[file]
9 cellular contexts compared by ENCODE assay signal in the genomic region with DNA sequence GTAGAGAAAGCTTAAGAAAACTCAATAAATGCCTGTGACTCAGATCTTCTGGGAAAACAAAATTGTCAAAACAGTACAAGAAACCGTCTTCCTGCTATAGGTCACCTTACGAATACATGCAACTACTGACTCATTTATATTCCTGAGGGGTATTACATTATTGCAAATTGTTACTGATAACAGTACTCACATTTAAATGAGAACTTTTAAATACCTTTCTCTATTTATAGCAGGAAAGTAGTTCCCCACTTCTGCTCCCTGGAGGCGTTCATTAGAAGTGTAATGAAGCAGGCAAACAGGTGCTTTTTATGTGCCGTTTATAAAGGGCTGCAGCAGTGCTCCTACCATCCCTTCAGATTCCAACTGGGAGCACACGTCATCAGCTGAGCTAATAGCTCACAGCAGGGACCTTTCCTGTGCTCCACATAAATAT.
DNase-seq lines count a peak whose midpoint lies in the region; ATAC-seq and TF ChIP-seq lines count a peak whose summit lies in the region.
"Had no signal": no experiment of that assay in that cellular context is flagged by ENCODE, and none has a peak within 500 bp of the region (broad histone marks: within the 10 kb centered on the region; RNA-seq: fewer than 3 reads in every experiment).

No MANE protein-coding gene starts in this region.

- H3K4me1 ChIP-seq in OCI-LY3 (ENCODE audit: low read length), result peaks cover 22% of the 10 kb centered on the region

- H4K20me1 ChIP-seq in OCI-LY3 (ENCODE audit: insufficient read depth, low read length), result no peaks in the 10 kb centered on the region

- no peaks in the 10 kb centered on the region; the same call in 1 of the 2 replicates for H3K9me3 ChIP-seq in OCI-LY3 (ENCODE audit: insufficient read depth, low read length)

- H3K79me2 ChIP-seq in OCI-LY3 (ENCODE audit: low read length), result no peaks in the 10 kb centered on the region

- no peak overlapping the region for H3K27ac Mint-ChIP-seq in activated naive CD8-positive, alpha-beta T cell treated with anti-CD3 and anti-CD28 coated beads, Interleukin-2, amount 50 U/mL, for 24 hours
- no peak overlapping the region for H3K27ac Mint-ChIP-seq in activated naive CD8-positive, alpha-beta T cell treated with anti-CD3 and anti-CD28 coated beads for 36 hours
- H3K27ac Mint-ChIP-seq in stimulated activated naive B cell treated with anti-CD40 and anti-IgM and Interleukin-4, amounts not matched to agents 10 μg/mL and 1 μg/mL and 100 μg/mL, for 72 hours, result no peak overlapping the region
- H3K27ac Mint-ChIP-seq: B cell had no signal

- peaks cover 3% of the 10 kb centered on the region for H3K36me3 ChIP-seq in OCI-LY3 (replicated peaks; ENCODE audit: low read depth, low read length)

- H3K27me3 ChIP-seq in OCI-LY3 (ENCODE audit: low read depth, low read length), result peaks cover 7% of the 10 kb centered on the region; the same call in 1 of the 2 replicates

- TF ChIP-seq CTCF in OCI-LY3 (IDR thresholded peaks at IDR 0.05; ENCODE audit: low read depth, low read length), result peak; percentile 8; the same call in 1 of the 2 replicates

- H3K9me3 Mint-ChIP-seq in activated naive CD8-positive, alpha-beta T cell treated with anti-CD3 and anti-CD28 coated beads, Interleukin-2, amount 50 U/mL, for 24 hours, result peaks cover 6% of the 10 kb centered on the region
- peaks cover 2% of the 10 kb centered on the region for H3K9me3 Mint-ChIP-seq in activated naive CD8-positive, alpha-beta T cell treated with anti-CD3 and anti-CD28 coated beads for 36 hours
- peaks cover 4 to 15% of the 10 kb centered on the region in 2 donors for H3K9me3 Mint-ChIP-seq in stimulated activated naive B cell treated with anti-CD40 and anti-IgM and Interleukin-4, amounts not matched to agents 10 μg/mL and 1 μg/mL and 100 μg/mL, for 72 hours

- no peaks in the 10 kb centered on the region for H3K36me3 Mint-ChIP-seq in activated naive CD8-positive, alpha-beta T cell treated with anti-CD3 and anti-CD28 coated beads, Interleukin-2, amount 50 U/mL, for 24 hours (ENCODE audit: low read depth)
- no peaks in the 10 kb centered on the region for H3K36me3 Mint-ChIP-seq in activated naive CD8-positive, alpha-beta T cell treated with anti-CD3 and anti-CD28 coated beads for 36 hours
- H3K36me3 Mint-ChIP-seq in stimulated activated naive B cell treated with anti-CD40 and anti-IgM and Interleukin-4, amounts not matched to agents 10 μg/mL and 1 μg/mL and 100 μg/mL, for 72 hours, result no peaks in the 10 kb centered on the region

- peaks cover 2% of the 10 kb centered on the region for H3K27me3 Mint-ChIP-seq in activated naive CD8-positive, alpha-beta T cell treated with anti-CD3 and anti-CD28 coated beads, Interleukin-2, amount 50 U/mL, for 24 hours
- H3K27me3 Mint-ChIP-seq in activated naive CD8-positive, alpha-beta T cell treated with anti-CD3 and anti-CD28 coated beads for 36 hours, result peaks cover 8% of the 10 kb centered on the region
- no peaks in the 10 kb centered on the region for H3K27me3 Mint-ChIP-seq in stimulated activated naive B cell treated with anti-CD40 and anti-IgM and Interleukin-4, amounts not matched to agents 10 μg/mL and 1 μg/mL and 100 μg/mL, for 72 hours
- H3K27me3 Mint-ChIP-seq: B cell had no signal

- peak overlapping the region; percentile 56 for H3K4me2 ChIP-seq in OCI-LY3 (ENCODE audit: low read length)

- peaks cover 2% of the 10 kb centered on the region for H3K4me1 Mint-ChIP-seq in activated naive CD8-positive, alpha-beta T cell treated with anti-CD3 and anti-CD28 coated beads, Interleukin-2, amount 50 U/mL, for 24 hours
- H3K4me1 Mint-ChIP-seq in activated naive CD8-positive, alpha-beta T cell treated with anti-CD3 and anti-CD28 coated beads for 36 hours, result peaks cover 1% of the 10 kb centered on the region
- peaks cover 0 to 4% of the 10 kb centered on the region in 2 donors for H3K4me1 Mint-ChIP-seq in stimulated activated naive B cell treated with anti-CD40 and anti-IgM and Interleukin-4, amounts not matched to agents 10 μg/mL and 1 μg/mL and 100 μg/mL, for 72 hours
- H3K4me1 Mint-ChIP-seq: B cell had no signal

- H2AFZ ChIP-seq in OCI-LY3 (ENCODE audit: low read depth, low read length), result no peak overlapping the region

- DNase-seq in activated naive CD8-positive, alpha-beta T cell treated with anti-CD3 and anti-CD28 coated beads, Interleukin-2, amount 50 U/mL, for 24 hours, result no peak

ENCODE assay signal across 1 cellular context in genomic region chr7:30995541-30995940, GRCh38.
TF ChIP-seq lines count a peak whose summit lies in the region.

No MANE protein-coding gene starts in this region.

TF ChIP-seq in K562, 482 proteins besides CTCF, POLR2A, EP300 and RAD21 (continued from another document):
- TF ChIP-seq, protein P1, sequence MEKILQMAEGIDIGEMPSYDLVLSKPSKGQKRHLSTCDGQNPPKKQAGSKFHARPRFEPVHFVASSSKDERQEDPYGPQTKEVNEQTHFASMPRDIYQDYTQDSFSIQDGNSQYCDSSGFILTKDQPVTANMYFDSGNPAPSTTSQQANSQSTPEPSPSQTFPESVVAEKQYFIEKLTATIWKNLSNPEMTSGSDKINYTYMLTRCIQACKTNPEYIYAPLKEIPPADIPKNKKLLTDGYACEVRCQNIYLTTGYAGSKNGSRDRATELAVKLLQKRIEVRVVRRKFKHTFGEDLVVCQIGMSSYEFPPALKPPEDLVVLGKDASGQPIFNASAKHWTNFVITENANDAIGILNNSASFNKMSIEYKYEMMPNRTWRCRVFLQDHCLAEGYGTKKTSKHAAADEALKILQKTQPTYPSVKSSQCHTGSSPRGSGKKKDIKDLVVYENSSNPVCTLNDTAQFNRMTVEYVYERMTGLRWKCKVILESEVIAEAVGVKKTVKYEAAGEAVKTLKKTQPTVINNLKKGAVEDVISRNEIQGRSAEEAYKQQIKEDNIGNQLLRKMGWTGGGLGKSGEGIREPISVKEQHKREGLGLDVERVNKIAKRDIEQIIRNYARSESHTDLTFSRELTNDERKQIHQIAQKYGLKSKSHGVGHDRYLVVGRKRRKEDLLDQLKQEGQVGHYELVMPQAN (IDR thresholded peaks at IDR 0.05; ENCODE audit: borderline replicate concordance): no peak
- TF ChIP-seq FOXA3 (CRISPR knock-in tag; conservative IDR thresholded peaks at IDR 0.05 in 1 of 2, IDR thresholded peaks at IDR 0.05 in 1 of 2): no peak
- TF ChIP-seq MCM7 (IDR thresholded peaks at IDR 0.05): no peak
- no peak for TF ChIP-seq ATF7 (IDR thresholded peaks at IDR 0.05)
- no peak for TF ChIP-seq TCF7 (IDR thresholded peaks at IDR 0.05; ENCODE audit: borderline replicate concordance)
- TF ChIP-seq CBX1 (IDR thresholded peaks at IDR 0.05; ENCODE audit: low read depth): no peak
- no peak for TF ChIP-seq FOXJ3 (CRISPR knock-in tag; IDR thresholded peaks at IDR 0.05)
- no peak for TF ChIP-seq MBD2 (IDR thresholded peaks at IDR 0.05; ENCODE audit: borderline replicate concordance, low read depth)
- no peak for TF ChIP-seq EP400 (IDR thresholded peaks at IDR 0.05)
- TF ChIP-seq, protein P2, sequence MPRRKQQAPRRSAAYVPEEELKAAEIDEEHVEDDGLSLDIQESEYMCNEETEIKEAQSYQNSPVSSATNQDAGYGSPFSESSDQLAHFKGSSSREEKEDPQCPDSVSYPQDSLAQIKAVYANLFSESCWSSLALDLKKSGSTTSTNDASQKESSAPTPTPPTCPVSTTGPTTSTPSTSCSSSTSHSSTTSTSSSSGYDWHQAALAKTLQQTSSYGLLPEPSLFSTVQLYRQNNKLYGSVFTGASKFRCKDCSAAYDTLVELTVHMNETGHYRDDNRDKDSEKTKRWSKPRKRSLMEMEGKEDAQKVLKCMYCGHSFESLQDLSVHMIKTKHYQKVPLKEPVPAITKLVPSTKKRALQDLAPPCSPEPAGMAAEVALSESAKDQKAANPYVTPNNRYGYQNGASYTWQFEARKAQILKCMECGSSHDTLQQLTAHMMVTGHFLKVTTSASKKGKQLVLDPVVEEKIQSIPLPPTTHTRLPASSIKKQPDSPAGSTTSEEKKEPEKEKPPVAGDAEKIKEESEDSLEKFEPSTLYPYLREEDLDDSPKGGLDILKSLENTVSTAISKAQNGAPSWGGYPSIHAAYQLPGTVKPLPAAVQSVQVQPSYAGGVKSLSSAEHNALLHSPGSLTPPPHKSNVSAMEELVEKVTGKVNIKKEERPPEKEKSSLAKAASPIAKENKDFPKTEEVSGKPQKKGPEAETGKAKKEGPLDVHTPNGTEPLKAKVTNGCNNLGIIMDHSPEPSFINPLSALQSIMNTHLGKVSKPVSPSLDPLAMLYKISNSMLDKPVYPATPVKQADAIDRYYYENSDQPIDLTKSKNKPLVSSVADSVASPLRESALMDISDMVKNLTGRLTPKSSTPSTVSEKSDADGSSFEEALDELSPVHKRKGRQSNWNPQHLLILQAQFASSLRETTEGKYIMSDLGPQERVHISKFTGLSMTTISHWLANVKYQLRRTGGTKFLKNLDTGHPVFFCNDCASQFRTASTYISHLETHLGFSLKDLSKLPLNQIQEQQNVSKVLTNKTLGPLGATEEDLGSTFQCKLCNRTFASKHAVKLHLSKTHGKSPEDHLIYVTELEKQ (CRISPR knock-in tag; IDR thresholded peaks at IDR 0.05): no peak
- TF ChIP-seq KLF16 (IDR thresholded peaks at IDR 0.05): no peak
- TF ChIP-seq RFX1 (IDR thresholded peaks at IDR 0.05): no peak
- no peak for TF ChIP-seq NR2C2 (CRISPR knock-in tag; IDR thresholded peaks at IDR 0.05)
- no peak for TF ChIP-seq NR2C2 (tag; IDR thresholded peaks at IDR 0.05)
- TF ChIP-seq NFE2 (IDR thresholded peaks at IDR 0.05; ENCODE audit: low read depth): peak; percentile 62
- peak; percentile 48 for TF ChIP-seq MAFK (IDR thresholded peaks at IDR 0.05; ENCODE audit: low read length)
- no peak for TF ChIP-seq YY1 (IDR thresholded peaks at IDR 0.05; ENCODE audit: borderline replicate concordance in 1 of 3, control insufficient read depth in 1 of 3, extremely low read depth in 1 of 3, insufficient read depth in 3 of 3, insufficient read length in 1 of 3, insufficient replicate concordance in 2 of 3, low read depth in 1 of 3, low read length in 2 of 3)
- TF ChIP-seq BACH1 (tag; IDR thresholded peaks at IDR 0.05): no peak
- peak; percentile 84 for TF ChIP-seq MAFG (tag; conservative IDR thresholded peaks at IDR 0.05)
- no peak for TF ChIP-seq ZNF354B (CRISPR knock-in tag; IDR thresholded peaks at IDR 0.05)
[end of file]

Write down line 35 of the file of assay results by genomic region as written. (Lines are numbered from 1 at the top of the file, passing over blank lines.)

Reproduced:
No MANE protein-coding gene starts in this region.